"The variety of different enemies, the design of the locations you keep finding yourself in, and the way the game forces you to use everything you have at your disposal makes sure that you’re always engaged."
Something that I found to be a bit of a letdown during my experience, though, was the movement, which can be a bit too jerky at times. Jumping across gaps or quickly turning around or even turning while running feels too weighty, which is obviously not ideal in hectic situations where you’re surrounded by the undead and need to be moving around quickly. This slower and more tanky movement works well in a game like Sniper Elite 4, owing to its very methodical and deliberate nature, but in a frantic experience like Zombie Army 4, that does tend to get in the way of the action at times.
There’s a progression system in place as well, which encompasses both, the campaign and the horde mode. Actions like killing zombies or assisting your squadmates (if you’re playing with others) or completing objectives nets you with XP that contributes toward this unified progression, which in turn unlocks more new upgrades, perks, and what have you. It’s not the deepest system, and you can jump in and enjoy the game without ever paying too much attention to it. Though some of the upgrades and perks that you can unlock do come in pretty handy at times, I do wish there was more to it that made it feel like a more meaningful and rewarding experience. As it stands right now, owing to how incremental of an impact it has on the whole experience, the progression feels a bit tacked on.
Even in the absence of a more rewarding progression system, Zombie Army 4 isn’t lacking in the replayability department. Getting through the game’s campaign is a lot of fun (much more so co-operatively than it is as a solo experience), but I found myself revisiting some of its chapters and still enjoying myself. That said, what contributes even more toward the replayability is – unsurprisingly – the horde mode. Just like the campaign, you know exactly what you’re getting into here- you and three other players make your way through a constantly expanding map against waves of progressively more dangerous zombies, starting with a regular old pistol and working your way up to better weapons. It’s a tried and tested formula, and even though Zombie Army 4’s horde mode doesn’t really do anything new with it, the pure strength of its execution ensures that it feels like a crucial component of the experience.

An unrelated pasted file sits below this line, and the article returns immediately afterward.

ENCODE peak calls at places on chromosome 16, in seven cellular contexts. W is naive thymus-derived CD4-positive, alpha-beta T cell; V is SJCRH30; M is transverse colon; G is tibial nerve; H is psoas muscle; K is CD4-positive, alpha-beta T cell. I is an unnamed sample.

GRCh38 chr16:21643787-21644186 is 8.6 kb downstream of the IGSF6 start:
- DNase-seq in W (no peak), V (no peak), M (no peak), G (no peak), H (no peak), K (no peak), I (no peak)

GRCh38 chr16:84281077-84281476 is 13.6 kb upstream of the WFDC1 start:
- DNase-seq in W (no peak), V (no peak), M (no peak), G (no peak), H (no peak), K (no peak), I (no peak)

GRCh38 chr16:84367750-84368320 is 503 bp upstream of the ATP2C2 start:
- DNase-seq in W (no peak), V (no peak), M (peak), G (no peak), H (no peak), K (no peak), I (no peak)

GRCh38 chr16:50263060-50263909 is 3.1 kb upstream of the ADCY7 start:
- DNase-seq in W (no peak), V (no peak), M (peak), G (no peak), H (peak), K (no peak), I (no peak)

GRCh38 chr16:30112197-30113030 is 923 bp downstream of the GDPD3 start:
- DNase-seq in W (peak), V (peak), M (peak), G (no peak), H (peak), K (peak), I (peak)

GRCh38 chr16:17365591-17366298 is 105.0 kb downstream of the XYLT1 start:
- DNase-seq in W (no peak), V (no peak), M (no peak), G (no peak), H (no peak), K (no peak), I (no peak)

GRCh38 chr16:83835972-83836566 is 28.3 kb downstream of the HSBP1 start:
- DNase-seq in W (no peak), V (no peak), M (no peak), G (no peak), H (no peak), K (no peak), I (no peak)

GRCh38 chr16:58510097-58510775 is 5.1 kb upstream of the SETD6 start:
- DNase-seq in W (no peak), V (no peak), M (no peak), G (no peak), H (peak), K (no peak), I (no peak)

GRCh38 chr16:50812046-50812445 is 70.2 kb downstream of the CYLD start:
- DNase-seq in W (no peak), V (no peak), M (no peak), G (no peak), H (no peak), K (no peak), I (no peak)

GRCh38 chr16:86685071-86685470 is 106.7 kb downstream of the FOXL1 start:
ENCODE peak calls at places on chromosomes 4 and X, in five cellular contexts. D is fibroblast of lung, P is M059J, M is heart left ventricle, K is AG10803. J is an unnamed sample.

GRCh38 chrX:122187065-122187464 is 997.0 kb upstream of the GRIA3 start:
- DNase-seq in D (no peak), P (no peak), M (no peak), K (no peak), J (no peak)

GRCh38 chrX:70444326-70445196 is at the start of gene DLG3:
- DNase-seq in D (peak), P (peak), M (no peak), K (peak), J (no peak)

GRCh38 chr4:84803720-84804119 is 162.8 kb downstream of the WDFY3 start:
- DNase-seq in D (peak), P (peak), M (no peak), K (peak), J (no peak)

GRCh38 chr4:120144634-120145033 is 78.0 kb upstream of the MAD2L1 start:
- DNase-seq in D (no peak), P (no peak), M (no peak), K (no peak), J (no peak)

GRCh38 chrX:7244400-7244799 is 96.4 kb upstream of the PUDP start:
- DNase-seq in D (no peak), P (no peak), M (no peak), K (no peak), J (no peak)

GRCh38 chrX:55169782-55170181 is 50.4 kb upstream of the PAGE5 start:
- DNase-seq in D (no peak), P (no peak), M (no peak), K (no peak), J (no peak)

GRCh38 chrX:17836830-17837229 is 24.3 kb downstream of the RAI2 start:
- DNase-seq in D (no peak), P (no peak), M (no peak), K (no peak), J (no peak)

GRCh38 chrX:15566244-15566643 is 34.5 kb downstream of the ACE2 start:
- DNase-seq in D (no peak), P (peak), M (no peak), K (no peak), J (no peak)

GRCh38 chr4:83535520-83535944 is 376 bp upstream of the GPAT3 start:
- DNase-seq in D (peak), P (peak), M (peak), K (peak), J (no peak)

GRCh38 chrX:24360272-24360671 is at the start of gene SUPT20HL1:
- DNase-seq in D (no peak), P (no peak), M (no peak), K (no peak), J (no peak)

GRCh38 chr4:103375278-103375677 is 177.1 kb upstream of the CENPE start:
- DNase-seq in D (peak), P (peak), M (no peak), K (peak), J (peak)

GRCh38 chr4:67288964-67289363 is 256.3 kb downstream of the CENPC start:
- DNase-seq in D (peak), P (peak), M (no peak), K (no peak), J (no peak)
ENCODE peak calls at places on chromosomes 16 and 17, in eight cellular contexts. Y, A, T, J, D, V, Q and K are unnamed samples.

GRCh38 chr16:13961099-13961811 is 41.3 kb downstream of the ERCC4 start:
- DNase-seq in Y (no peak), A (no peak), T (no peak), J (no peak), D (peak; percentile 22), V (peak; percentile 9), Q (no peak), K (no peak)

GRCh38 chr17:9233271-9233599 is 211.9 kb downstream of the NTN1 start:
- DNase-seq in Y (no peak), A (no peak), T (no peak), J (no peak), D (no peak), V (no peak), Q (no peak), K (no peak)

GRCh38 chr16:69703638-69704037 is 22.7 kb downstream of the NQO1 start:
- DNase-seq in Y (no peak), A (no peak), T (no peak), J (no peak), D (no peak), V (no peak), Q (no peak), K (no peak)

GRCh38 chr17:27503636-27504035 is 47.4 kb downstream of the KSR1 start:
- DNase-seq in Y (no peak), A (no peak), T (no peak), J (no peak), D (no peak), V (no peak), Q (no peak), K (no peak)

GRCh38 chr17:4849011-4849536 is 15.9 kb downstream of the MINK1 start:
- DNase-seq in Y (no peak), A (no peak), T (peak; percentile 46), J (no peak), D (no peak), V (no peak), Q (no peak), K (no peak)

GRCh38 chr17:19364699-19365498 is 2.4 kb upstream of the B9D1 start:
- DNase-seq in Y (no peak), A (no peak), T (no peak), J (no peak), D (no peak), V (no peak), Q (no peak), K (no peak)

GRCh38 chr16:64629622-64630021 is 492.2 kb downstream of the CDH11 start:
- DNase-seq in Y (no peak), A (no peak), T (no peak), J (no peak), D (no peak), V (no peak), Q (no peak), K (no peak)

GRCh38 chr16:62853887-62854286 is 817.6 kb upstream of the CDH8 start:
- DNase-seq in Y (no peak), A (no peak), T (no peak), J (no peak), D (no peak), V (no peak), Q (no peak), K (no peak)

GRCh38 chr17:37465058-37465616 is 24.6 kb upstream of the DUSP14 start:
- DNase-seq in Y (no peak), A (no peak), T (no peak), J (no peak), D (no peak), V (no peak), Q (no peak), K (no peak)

"Owing to how incremental of an impact it has on the whole experience, the progression feels a bit tacked on."
The one area where Rebellion’s zombie shooter is quite lacking is the visuals. This was a complaint I had with Sniper Elite 4 back in 2017, and it’s one that I have with Zombie Army 4 as well. Don’t get me wrong, the game doesn’t look bad– but it doesn’t really look great either. It looks serviceable- the environments aren’t the most detailed, the characters’ faces have a weird plasticky quality to them, and animations aren’t always the smoothest. It just feels like it’s time Rebellion updated their engine, especially as we head into the next console generation.
What Rebellion have developed with Zombie Army 4 is the video game equivalent of nice bowl of oatmeal- it won’t blow you away, it’s not the most stunning thing you’ve ever tasted. If you’re going into it, you know exactly what you’re looking for, and that is exactly what you’re going to get. Zombie Army 4 makes modest promises, and it delivers on those promises confidently. Thanks to its meaty campaign, an enjoyable horde mode, and varied and exciting combat, Zombie Army 4 ends up being a worthwhile experience on the whole.
This game was reviewed on the PlayStation 4.
Exciting and varied combat; Loads of enemy variety; Solid map design; Enjoyable campaign; Horde mode is a lot of fun.
Shallow progression system; Stiff movement; Unremarkable visuals.
Zombie Army 4 makes modest promises, and it delivers on those promises confidently.